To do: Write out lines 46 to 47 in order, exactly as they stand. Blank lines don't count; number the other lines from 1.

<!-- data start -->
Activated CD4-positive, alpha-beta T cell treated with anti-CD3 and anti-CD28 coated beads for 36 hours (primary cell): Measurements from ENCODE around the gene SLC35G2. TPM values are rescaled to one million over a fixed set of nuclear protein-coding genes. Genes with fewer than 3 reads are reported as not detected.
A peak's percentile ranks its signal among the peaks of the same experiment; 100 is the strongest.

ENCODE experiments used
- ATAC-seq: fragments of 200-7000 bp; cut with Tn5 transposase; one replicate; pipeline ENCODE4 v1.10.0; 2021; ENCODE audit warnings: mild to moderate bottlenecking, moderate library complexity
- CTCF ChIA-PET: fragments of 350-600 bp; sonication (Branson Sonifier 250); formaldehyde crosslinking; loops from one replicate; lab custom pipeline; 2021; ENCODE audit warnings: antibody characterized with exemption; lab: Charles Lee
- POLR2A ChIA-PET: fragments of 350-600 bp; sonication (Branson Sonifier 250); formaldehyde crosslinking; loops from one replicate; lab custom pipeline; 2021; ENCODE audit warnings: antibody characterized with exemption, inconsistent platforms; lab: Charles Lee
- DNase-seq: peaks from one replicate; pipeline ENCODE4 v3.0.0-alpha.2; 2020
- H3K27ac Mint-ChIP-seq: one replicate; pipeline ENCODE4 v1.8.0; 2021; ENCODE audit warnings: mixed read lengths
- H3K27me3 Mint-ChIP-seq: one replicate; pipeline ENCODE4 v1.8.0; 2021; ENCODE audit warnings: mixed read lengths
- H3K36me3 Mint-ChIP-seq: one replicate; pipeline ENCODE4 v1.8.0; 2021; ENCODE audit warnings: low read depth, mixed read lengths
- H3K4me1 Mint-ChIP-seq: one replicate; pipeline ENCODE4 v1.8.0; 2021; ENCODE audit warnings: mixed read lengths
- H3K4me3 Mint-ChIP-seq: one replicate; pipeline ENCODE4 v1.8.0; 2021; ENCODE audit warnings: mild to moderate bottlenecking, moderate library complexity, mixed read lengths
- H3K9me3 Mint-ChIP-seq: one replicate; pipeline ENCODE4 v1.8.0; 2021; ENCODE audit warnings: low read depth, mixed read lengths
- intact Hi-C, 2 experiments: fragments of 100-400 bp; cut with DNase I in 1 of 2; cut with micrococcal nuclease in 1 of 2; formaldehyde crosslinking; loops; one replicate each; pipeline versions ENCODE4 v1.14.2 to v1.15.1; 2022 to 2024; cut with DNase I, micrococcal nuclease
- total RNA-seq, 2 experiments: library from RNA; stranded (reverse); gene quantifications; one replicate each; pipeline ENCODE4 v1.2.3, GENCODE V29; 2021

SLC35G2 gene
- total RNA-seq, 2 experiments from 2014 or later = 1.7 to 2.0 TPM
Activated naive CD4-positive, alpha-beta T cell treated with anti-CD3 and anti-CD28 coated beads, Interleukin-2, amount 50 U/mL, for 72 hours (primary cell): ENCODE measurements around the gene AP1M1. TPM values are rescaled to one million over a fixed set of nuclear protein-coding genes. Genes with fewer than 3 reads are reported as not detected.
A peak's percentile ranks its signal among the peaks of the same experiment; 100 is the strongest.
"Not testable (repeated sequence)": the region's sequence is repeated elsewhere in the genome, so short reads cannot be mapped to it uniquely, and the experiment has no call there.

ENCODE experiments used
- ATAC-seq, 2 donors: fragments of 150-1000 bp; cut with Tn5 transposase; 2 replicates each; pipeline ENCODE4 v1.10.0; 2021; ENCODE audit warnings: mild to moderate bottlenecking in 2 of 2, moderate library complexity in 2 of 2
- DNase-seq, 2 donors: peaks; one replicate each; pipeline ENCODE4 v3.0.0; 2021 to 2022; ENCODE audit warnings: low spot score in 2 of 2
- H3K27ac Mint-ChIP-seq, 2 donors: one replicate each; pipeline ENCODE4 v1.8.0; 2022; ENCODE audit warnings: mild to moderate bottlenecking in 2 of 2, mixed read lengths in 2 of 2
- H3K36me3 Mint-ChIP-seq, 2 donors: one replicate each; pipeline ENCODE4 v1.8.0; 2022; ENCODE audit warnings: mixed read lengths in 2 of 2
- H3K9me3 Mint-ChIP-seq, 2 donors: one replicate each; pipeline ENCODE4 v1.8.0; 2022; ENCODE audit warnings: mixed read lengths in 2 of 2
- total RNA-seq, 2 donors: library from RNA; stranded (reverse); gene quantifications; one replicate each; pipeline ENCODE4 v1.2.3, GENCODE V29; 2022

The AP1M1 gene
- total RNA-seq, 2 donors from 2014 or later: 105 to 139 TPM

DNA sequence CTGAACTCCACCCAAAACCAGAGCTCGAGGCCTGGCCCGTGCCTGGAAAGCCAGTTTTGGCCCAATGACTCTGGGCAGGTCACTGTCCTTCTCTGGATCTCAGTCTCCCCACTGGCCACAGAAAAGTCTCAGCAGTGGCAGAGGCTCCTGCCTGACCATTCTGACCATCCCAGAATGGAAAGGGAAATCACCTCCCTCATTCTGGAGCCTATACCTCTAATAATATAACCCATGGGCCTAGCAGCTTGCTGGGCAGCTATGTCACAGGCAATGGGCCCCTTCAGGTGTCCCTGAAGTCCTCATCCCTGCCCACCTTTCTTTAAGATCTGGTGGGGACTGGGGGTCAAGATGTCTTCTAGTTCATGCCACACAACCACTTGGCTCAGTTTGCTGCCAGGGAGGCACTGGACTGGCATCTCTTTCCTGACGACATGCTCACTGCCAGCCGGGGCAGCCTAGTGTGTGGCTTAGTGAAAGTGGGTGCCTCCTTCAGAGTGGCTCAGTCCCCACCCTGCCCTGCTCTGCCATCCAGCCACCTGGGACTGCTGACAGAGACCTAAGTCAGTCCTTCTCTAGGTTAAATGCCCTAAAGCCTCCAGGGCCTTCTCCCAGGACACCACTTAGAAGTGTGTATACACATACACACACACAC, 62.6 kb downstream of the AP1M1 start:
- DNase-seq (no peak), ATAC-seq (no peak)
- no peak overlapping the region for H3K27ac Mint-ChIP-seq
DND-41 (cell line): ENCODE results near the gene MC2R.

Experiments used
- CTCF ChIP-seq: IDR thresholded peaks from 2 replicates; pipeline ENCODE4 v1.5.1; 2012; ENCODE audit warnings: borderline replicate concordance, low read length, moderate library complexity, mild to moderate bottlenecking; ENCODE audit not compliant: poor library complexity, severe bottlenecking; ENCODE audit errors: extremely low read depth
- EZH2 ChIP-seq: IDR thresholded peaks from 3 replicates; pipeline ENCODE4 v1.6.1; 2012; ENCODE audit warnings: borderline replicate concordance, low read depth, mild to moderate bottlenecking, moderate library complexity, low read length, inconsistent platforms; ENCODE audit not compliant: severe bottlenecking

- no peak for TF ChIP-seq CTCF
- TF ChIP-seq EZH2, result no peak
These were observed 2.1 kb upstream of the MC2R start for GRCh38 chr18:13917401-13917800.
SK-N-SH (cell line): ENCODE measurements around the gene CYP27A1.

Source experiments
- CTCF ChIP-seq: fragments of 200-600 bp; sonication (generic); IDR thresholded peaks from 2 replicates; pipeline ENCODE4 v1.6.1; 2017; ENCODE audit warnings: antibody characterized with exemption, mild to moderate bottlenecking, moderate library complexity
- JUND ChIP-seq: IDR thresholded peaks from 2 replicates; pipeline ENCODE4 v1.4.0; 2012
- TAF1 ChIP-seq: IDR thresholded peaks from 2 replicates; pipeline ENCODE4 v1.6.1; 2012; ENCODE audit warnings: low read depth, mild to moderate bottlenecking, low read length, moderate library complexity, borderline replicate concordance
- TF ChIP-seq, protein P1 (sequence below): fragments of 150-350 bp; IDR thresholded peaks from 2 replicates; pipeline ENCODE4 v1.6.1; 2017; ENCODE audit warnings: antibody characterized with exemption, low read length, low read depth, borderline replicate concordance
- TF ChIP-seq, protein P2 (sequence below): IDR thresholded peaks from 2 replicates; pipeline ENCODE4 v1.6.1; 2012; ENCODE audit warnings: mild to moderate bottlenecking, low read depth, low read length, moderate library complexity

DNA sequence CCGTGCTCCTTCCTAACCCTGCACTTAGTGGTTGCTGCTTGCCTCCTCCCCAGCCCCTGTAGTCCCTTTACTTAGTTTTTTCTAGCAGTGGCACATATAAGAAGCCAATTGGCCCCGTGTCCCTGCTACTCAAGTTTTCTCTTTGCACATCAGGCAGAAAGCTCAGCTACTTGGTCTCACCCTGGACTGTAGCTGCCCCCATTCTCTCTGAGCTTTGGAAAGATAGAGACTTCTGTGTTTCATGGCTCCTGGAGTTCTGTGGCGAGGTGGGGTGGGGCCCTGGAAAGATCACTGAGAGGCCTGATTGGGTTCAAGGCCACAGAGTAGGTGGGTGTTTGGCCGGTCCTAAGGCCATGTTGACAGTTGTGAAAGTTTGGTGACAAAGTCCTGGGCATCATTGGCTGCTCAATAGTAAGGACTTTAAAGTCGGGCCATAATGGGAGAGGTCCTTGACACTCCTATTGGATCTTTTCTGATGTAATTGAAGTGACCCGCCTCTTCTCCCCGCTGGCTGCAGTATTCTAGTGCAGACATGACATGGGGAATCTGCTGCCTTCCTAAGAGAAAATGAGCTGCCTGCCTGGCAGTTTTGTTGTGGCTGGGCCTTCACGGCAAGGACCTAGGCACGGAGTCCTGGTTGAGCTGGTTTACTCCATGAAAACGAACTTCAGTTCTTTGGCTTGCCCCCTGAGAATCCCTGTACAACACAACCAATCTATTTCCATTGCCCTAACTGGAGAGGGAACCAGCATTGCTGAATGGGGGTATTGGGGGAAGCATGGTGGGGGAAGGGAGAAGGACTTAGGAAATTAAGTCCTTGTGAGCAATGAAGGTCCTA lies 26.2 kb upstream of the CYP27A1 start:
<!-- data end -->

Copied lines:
- TF ChIP-seq, protein P2 (sequence below): IDR thresholded peaks from 2 replicates; pipeline ENCODE4 v1.6.1; 2012; ENCODE audit warnings: mild to moderate bottlenecking, low read depth, low read length, moderate library complexity

DNA sequence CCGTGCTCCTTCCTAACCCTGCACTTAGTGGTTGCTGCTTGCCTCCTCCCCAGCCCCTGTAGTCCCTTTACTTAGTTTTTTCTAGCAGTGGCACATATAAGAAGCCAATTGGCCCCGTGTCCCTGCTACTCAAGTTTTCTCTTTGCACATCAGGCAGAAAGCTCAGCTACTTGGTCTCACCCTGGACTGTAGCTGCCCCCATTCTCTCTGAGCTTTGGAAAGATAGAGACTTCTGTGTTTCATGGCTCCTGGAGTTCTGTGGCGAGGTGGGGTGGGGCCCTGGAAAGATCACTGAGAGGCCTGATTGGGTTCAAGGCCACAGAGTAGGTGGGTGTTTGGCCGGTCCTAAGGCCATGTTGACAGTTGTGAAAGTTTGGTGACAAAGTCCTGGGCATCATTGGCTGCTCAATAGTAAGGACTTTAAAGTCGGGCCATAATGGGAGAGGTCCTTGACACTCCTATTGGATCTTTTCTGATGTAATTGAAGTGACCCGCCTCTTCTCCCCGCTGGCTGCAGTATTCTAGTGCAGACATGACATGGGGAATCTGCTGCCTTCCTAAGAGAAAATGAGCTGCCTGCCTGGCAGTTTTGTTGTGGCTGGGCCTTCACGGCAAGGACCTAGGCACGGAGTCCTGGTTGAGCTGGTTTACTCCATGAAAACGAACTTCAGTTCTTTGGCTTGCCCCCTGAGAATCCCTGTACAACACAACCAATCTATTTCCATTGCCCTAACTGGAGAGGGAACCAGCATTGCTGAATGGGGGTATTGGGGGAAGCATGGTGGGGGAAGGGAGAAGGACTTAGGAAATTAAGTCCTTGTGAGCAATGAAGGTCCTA lies 26.2 kb upstream of the CYP27A1 start: